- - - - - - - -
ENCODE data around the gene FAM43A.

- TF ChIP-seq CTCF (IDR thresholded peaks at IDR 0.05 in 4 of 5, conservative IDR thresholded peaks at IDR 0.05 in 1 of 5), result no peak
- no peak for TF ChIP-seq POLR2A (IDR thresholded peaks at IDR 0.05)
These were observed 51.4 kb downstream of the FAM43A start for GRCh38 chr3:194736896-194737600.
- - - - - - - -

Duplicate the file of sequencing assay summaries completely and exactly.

ENCODE data around the gene FAM43A.

- TF ChIP-seq CTCF (IDR thresholded peaks at IDR 0.05 in 4 of 5, conservative IDR thresholded peaks at IDR 0.05 in 1 of 5), result no peak
- no peak for TF ChIP-seq POLR2A (IDR thresholded peaks at IDR 0.05)
These were observed 51.4 kb downstream of the FAM43A start for GRCh38 chr3:194736896-194737600.